Mrs. Obama:
Right now there are 23. 5 million Americans,
including 6. 5 million children, who live in
what we call food deserts in the inner city and in
rural communities. Secretary Vilsack:
Lots of definitions
of food deserts, but most people basically say
it’s a place where there is not access, easy access,
affordable access, reasonable access
to fresh fruit, vegetables from a grocery store. Ms. Gambrell:
You see a preponderance,
for example, of convenience stores and
fast food restaurants, but very little healthy food
options for those residents. Secretary Vilsack:
We are at the Fairhill Elementary School in Philadelphia, we’re focused
on a tremendous program that they have here to reduce
childhood obesity in this school and also to encourage fresh
food and healthy eating. Mrs. Obama:
Our goal is ambitious. It’s to eliminate food deserts
in America completely in seven years. Tackling the issue of
accessibility and affordability is key to achieving the overall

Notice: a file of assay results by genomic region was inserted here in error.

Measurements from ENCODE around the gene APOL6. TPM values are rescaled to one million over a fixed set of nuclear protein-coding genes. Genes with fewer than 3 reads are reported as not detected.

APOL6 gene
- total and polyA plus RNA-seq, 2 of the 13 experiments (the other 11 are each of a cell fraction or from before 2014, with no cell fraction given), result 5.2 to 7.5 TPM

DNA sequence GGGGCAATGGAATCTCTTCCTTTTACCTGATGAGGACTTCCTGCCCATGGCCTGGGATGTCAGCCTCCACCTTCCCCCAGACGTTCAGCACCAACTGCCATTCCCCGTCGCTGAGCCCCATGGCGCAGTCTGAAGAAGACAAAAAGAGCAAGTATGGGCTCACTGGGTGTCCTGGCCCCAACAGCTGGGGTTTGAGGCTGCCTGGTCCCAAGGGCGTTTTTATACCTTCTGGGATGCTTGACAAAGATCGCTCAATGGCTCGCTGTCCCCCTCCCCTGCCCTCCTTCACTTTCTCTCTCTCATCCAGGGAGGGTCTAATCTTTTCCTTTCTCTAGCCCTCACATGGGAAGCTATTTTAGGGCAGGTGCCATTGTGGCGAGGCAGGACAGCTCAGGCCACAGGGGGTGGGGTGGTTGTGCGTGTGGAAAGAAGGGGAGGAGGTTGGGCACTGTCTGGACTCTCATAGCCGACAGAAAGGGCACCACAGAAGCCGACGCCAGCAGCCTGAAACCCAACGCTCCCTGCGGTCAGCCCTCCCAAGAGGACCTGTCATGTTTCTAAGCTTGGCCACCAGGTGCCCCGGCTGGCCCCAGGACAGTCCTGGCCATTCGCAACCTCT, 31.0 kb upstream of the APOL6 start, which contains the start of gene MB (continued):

goal of solving childhood obesity in this generation, and
we saw this example today during our visit to the fresh
grocer at Progress Plaza. The last supermarket that was in
that community closed more than ten years ago. There were kids in that
community who couldn’t get the nutritious food that they
needed during some of the most formative years of their lives. This is happening all
across the country. We’re setting people up for
failure if we don’t fix this. With a modest initial
investment of about $400
million dollars a year, we’re going to use that money to
leverage hundreds of millions more from private and nonprofit
sectors to bring grocery stores and other healthy food retailers
to underserved communities all across this country. If you can do it here, we
can do it around the country. So let’s move! That’s really the point. [applause] Mrs. Obama:
If we know it can
be done, let’s move, let’s get it done. Let’s give our kids everything
they need and everything they deserve to be the
best that they can be. [applause] Mrs. Obama:
Thank you so much.